“There is a gap between the leadership and the streets, the people,” he said. “The people are mobilized by emotion, the leaders by interests.”

He adds that the people stand with Palestinians, not Hamas. At the same time, though, the statements are “not just words, it is also telling Israel not to make the wrong decisions.”

Both men believe that when the dust of war settles, the pressure against Iran—and the increasing normalization with Israel—will continue.

Hussain-Abdul remarked that in his opinion, the Saudis will “pick up from where things were on October 6, with coalition building against Iran, peace talks, and normalization” with Israel.

“We saw the statement that said the Saudis are freezing normalization talks, but didn’t say the talks ended. That’s a huge tell,” Hussain-Adbul said. “Their thinking is it’s not done.”

This may also include footing some of the bill to rebuild Gaza, assuming Israel does not reapply sovereignty there, and as has been reported allows the Palestinian Authority to take over with Israeli and American support.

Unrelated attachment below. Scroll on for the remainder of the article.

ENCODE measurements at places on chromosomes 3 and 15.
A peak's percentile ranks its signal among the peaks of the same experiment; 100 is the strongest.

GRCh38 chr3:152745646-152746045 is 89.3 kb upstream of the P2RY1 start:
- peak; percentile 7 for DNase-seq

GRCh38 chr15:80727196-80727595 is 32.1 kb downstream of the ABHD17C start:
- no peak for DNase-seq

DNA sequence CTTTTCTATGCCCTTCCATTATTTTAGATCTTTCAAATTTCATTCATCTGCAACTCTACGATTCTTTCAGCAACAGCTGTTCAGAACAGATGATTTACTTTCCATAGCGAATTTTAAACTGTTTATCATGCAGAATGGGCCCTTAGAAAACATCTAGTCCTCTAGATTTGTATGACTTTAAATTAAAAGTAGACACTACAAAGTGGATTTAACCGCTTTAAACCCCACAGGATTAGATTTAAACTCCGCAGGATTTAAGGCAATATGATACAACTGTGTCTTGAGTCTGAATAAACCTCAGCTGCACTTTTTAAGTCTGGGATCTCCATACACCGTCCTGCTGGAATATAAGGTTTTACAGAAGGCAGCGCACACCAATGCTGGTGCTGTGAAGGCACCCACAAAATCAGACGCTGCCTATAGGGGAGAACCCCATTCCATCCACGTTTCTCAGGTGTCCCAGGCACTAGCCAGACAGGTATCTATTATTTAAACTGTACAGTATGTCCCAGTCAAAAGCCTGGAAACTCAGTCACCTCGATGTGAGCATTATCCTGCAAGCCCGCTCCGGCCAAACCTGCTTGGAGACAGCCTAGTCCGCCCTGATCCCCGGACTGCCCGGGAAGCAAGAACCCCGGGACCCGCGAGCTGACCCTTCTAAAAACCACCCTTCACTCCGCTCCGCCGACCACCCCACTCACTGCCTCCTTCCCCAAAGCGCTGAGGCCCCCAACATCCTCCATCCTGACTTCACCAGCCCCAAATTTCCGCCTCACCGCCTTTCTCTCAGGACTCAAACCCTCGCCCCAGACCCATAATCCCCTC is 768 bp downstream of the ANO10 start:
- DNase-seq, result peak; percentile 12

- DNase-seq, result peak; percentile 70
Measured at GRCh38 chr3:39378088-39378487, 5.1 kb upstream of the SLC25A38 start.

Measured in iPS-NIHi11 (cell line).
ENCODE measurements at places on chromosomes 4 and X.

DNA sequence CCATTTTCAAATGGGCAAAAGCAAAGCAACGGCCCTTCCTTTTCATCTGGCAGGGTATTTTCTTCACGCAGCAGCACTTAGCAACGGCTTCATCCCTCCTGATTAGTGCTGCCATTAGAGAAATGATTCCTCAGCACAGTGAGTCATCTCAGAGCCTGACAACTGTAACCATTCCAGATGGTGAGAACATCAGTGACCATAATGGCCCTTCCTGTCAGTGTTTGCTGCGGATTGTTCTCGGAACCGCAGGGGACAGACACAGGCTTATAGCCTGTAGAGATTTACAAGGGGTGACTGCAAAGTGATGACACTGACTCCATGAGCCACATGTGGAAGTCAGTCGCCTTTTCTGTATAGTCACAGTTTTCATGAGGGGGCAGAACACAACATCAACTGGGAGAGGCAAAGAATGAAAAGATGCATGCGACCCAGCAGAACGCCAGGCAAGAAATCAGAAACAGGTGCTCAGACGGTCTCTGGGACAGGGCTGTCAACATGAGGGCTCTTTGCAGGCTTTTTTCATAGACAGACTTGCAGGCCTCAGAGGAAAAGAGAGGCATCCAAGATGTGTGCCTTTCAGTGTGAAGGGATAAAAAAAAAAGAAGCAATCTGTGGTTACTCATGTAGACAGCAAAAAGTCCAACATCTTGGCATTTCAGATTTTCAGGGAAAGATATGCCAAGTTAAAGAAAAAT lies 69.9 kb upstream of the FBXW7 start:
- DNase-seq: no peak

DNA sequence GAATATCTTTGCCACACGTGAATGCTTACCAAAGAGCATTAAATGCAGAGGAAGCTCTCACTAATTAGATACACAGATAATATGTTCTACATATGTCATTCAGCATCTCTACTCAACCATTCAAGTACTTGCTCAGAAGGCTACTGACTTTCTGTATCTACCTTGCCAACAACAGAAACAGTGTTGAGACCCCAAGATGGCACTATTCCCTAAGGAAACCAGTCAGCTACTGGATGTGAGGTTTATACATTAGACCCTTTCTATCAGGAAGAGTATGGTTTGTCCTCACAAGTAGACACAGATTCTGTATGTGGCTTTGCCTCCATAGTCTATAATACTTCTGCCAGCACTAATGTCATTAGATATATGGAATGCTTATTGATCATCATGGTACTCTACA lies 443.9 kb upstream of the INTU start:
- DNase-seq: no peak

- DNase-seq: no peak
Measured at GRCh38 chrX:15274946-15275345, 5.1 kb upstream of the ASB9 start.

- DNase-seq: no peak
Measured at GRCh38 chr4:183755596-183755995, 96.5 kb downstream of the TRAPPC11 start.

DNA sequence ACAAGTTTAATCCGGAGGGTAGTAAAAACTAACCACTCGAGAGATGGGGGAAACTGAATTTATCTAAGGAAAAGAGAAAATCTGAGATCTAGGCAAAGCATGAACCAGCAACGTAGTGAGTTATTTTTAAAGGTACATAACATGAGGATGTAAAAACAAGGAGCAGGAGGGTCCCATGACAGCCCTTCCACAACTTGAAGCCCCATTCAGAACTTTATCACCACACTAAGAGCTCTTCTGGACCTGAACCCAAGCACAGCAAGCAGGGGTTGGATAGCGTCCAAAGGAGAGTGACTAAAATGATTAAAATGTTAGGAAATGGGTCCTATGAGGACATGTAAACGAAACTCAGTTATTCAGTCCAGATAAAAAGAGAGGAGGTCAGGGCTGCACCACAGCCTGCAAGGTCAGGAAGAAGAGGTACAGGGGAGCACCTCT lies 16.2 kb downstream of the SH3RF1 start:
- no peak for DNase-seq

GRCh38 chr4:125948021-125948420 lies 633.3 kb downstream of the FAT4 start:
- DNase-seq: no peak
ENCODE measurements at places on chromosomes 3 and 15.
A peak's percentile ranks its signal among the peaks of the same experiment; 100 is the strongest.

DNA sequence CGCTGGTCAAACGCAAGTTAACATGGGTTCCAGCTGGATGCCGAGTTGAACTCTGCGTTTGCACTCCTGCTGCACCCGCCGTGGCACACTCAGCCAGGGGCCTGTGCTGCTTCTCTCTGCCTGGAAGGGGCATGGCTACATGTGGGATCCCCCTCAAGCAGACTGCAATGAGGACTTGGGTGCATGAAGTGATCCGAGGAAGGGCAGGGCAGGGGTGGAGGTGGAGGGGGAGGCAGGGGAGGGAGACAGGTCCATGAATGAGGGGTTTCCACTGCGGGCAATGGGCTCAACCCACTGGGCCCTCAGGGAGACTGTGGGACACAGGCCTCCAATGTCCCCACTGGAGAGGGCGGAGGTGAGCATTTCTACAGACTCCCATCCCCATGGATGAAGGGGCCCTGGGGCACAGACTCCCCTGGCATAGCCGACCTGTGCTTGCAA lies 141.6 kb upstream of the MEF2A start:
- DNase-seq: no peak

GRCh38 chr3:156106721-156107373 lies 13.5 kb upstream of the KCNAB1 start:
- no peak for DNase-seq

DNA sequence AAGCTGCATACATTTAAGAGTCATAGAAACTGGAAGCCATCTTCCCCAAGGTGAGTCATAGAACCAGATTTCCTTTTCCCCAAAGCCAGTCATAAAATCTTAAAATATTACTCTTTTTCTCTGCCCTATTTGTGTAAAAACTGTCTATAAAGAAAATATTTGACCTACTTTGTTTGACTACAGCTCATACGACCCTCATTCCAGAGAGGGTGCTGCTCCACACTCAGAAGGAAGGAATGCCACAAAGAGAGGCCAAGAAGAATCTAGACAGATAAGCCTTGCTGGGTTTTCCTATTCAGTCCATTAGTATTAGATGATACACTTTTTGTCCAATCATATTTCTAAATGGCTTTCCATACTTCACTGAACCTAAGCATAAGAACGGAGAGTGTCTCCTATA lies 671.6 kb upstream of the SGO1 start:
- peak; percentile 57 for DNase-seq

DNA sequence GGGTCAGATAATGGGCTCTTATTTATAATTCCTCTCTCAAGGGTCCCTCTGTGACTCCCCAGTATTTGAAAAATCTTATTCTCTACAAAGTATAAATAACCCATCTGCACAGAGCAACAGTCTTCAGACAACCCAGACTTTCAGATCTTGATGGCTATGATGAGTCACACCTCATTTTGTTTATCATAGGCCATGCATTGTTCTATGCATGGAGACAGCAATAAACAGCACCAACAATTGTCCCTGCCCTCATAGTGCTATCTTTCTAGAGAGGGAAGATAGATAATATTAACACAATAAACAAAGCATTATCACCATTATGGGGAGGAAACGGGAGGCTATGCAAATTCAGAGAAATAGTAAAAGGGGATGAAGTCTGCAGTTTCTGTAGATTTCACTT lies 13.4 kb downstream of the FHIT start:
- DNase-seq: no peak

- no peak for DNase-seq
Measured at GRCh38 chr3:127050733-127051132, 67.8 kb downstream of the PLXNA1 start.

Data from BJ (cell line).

Shaked thinks Iran will be strengthened following the war, which will only increase the need for normalization and building a strong coalition to combat its aggression. He sees the United States playing a role in this.

In both of their opinions, Iran is at the head of the pro-efforts, yet neither believes a northern front will open up against Israel, as Hezbollah would not be able to recover from such a war.

“If there’s war like 2006 [the Second Lebanon War], Hezbollah won’t be able to build back,” said Hussain-Abdul.